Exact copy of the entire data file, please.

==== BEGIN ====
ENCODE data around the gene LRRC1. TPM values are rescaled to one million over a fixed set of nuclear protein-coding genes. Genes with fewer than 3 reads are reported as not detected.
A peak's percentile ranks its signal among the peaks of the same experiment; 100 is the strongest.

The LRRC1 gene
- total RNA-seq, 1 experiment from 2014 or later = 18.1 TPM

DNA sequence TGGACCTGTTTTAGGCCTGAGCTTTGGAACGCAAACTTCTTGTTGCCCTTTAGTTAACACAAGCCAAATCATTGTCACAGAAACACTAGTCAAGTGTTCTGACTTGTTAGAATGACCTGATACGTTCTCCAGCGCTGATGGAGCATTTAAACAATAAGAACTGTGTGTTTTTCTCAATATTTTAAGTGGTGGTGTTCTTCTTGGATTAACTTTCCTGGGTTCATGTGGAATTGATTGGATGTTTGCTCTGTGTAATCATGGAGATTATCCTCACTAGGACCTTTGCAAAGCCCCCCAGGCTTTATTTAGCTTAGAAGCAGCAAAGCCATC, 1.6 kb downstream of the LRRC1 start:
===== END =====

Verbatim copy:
ENCODE data around the gene LRRC1. TPM values are rescaled to one million over a fixed set of nuclear protein-coding genes. Genes with fewer than 3 reads are reported as not detected.
A peak's percentile ranks its signal among the peaks of the same experiment; 100 is the strongest.

The LRRC1 gene
- total RNA-seq, 1 experiment from 2014 or later = 18.1 TPM

DNA sequence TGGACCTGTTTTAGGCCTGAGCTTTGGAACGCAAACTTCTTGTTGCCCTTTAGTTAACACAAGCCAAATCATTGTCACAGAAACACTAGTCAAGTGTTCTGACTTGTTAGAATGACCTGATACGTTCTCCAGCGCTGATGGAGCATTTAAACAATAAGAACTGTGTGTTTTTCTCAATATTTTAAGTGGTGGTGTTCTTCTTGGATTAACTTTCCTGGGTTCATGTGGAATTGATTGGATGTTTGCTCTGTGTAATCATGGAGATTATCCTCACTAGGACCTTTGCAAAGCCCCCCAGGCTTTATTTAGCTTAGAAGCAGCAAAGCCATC, 1.6 kb downstream of the LRRC1 start: